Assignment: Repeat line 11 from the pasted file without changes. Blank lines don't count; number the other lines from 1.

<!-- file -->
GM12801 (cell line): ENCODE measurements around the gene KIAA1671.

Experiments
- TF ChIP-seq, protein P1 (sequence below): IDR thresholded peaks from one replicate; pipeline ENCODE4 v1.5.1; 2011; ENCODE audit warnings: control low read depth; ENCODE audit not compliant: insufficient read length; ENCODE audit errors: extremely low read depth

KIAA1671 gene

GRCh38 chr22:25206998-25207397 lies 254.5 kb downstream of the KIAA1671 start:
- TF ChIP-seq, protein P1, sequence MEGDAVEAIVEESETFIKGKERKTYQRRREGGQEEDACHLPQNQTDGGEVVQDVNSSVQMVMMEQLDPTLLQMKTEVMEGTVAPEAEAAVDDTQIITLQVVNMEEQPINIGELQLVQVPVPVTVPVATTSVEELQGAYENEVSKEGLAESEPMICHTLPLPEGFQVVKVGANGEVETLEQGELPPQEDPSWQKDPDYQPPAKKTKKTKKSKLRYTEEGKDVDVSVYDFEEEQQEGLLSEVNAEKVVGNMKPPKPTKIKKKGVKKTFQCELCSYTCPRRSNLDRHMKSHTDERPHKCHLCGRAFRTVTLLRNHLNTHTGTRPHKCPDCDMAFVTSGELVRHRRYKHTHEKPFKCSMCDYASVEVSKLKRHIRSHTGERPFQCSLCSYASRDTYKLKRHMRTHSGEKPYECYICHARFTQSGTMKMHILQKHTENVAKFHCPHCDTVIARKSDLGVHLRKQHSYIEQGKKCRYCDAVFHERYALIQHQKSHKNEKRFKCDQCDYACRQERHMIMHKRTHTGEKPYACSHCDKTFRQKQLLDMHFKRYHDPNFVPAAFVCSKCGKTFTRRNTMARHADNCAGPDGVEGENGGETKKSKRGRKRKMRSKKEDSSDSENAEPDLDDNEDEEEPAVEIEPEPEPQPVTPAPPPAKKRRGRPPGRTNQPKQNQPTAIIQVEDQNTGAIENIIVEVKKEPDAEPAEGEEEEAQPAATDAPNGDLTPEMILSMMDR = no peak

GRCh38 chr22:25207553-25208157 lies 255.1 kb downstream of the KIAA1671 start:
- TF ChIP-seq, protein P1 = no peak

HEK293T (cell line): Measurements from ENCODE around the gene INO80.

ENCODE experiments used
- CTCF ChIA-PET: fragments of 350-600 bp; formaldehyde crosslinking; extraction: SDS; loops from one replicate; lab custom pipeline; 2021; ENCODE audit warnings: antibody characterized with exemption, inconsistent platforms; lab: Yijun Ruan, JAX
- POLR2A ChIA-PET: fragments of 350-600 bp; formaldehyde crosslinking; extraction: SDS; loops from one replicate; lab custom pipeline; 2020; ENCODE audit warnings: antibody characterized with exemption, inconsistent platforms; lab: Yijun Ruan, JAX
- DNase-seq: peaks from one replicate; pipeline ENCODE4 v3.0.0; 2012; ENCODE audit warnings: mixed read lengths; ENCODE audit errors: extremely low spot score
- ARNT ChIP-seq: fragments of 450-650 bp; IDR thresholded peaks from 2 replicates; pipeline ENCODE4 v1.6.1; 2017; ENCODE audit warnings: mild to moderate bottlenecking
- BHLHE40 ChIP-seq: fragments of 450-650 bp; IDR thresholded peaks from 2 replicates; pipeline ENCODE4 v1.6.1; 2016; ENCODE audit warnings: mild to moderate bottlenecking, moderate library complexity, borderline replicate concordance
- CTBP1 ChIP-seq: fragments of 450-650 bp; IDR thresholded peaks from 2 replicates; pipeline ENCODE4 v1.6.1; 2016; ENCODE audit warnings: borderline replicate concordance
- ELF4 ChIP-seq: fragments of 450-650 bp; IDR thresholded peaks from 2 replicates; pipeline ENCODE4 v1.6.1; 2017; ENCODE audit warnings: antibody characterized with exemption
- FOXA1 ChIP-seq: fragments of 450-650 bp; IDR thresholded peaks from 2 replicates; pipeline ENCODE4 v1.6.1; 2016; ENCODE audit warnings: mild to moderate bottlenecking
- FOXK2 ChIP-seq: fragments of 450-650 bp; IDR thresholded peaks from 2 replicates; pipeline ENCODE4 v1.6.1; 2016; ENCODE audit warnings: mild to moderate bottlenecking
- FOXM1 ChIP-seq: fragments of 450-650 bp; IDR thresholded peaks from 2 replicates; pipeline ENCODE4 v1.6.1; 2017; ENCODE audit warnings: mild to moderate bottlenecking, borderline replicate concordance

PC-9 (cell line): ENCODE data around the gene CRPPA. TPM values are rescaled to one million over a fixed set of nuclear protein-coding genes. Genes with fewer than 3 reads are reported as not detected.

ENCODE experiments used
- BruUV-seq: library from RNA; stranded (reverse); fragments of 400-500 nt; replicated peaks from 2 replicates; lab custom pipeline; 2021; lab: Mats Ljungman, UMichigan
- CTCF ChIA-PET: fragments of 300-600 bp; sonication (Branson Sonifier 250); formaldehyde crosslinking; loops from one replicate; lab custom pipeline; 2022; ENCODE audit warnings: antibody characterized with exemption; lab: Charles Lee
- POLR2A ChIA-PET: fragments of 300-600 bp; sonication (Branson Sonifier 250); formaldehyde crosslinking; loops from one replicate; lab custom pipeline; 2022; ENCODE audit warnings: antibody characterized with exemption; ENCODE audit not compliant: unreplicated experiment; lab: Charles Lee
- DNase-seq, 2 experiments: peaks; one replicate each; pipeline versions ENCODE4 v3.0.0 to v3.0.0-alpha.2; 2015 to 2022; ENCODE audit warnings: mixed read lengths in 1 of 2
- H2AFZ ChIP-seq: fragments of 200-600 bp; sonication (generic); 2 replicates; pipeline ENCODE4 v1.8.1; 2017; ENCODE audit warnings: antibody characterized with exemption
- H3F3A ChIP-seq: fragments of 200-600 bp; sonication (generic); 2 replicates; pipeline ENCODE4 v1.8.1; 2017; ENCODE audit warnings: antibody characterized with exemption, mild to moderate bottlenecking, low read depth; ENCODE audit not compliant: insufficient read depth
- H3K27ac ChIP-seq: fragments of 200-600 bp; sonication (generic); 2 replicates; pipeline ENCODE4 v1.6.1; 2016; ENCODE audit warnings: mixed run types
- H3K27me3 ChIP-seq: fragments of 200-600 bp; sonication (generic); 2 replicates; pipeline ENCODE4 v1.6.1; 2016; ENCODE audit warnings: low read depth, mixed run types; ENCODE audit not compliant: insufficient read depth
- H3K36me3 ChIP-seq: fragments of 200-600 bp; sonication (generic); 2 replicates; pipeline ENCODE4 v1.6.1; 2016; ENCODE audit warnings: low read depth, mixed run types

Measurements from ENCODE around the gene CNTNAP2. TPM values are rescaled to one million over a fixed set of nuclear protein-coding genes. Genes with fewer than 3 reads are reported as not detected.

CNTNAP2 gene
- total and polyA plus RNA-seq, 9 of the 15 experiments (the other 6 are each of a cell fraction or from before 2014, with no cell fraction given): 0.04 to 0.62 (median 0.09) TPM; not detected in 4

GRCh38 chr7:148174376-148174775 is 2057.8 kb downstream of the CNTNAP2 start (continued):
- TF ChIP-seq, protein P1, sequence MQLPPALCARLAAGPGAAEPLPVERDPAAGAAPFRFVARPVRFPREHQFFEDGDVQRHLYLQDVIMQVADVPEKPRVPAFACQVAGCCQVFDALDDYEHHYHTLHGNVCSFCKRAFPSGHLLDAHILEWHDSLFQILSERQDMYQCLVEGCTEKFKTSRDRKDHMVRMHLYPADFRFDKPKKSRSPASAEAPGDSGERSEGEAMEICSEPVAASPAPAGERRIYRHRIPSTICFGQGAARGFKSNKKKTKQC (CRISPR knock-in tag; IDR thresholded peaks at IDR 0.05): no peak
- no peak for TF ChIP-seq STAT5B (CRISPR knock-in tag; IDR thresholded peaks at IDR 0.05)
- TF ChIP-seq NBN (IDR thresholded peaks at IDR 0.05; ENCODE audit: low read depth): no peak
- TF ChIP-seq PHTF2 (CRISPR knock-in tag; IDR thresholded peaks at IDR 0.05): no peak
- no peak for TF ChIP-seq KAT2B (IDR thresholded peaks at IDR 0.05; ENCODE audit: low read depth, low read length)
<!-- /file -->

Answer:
- CTCF ChIA-PET: fragments of 350-600 bp; formaldehyde crosslinking; extraction: SDS; loops from one replicate; lab custom pipeline; 2021; ENCODE audit warnings: antibody characterized with exemption, inconsistent platforms; lab: Yijun Ruan, JAX